Indications of Genocide in the Bisesero Hills

Case Study: 
Rwandan Genocide
Date range of image: 
1987 to 1995

According to a report of the International Criminal Tribunal for Rwanda (ICTR),1 the Bisesero Region (see image 2, down below) was the target of near-daily attacks in the period between April 9 and June 30, 1994. The attackers used firearms, grenades machetes, spears, clubs, and other weapons. Transportation used by the attackers included a variety of small and large vehicles. The attackers included gendarmes, communal policemen from Gishyita and Gisovu, armed civilians, and Interahamwe (an unofficial para-military group made up exclusively of extremist Hutu).

Bisesero Region

  • On this NDVI overlay, the regions of scattered red pixels represent areas vegetated in 1987 but denuded in 1995.
  • Feature I, Bisesero Region, is represented by the area outlined in white.
  • Feature II contains four distinct observed sets of roads:
    • The yellow lines represent roads following the Kirparo River and its tributaries, most visible in 1995.
    • The violet line represents a road appearing some time after 1995.
    • The black line represents a road visible in 1987, 1995, 1999, and 2000.
    • The blue line represents the main road between Gishyita and Kibuye.
  • Feature III is represented by the pink irregular polygon near Rubazo.
  • The two green shaded circles represent areas of confirmed genocide and resistance between April and July of 1994*.
  • The red shaded circle represents an area of confirmed genocide between April and July of 1994*.

*Ministere de L’Enseignement Superieur. De la Recherche Scientifque et de la culture. Avril 1997.

The genocide and the desperation of the resistance that characterized the events which occurred in the hills of the Bisesero Region, seem to have had profound repercussions on the landscape. This change to the landscape was probably a result of both attacks and resistance, including large numbers of pursuers and victims moving through the region, and the thousands of exposed decomposing corpses. There is no doubt that thousands of maimed corpses littered the landscape in this locality.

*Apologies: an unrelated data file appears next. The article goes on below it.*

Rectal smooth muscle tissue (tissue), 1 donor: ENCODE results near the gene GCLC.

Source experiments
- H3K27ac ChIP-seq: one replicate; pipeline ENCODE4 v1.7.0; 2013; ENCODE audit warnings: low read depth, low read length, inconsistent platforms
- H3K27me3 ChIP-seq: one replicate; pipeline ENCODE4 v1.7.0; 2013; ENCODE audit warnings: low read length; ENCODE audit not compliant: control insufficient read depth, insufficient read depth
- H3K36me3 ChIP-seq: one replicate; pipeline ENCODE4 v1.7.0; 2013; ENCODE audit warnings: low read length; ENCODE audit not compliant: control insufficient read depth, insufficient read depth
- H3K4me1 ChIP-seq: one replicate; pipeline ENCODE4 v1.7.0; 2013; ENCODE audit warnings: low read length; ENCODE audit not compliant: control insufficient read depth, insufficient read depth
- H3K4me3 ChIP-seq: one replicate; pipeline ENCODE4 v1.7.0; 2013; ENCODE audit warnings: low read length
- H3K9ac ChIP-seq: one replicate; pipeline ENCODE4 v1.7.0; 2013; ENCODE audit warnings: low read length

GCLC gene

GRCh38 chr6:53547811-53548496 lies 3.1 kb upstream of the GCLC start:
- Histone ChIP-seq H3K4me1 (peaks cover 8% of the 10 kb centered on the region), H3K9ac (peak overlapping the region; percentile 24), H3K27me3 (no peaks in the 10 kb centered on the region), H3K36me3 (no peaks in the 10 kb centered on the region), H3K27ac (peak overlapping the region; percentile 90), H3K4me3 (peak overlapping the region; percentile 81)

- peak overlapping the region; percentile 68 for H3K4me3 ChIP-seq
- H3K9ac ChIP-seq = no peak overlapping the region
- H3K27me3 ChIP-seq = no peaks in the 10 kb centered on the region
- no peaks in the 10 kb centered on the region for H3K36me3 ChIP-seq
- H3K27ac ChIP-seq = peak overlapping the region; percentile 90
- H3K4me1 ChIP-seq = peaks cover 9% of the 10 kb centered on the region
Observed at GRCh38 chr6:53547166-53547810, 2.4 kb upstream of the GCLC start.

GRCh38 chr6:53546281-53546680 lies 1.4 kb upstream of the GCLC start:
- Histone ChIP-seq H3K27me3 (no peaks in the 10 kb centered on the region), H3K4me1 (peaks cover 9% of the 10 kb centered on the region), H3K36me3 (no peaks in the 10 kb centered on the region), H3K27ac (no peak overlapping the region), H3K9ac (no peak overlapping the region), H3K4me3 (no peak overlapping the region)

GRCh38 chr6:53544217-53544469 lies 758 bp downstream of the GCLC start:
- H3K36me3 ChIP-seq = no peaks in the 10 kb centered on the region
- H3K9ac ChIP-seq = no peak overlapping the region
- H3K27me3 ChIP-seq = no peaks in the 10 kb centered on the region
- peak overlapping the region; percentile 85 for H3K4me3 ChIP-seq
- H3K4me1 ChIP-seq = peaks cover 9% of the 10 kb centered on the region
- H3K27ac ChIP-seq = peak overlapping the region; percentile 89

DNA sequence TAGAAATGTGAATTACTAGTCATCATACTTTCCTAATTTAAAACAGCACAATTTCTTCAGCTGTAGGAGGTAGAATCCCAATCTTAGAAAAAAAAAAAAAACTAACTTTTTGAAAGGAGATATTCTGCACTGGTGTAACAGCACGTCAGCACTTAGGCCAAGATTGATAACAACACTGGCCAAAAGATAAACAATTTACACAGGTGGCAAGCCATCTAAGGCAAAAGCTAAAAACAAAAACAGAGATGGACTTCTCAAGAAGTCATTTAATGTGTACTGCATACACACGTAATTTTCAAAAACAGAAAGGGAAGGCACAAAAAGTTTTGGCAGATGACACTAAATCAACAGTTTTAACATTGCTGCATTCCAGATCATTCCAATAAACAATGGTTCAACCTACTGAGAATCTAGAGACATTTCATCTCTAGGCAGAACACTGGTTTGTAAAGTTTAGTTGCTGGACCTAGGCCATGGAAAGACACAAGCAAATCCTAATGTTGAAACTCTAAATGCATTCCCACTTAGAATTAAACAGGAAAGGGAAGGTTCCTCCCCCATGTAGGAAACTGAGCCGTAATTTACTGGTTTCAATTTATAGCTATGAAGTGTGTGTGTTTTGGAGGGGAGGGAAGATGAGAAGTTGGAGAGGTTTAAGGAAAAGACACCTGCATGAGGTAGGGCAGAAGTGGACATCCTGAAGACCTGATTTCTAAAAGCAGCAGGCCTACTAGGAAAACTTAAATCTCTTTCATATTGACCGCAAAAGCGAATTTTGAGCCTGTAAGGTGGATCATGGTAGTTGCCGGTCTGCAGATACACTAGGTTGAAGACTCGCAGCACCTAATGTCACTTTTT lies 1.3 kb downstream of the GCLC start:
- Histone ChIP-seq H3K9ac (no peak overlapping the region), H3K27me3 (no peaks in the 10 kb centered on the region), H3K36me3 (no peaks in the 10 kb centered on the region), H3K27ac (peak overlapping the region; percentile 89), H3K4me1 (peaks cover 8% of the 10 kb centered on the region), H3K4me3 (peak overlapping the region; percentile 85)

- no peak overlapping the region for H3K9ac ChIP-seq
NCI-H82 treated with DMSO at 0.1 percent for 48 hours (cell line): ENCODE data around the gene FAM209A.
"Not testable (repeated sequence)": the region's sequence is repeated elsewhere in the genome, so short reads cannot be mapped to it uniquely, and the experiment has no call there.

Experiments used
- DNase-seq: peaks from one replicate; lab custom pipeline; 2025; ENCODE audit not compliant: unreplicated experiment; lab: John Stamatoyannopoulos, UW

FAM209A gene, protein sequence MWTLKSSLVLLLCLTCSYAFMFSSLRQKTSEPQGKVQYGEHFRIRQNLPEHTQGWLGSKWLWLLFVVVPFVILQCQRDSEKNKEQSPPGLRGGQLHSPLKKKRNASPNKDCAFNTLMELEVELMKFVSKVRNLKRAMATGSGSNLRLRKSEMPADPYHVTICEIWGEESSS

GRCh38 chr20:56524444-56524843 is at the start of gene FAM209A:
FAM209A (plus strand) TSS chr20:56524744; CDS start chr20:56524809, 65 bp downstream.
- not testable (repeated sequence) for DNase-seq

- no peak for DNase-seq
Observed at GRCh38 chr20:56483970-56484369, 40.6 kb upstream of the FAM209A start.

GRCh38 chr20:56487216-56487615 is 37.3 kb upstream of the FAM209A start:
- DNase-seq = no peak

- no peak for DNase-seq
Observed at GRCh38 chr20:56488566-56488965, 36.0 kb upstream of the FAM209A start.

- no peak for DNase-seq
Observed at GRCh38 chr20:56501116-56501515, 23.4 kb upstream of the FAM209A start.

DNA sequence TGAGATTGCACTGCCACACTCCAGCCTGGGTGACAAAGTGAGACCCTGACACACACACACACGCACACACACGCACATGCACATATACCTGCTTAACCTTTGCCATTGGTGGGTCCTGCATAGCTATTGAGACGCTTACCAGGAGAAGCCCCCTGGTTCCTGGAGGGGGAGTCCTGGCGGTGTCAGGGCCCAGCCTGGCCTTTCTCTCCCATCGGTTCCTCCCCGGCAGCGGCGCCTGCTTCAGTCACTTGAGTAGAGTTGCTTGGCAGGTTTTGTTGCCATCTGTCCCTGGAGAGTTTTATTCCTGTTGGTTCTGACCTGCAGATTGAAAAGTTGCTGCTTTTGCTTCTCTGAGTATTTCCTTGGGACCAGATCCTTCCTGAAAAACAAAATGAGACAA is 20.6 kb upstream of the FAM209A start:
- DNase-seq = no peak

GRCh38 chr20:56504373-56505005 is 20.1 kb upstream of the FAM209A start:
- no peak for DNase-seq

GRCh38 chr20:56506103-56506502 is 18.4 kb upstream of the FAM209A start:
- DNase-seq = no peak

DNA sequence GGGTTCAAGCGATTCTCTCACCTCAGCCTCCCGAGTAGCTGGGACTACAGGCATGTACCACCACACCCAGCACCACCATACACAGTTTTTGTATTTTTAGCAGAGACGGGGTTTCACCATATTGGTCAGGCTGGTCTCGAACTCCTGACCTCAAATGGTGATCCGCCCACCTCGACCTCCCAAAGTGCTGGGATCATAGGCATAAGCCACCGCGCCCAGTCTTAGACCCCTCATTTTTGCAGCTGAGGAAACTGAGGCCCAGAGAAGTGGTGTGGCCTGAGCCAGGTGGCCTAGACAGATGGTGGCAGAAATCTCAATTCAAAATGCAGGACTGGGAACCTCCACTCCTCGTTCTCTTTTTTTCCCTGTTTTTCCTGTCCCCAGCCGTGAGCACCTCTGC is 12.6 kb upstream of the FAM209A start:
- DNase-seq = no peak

The exact number of deaths in the defined Bisesero Region is difficult to assess. However, there could have been no fewer than approximately 14,000 deaths2, and likely many more neither accounted for nor officially confirmed. This number of deaths in a contiguous study area, the Bisesero Region, of no greater than 35 km2, would give a ratio of no less than 400 corpses per km2. However, the actual areas of more concentrated resistance and genocide are approximately 22 km2, which would mean a ratio of no less than 636 corpses per km2.

Three distinct features were discovered, labeled I, II, and III. Feature I represents the areas of known genocide and resistance activity (the Bisesero Region), and it also corresponds to areas where distinct change in the landscape was observed for the period during which the genocide occurred—in essence, these findings helped to define the areas comprising the Bisesero Region and those of the greatest activity related to the genocide and resistance. Feature II corresponds to the clearance of possible trails or roads that closely trace the Kirparo River and its tributaries, and which become more visible either during or immediately after the genocide events, possibly due to heavy use. Finally, Feature III corresponds to a still-unidentified “stain” on the landscape, which appears to be a memorial to the genocide victims.

~ Russell Schimmer, GSP, Yale University

Image 2: The Research Location

Image 2

The research location, a series of hills known as the Bisesero hills, lies in southwestern Rwanda, in the prefecture of Kibuye and is part of the famous Congo-Nile water shed. Primarily an agricultural region, the landscape is characterized as undulating lush rolling hills, often separated by deep valleys, on the banks of Lake Kivu. The region contains many tea plantations, as well as some tin and precious-stone mines. In the higher elevations there are steep forested hillsides dotted with caves. Elevations range from 1400 to 2400 meters and Bisesero hill is at about a 2000 meter elevation. The region experiences two annual climatic seasons: the short rains (the main growing season) from about October to March, and the long rains from about March to December. For the purpose of this research, “Bisesero Region” pertains to the area outlined in red and lies between Gishyita and Gisovu communes of Kibuye Prefecture.


1. Foundation Hirondelle, BISESERO, THE HILLS OF DEATH, from ICTR/Bisesero, June 2, 2003.

2. Verwimp, Philip, “Death and survival during the 1994 genocide in Rwanda” in Population Studies, Vol. 58, No. 2, 2004, pp. 233–245.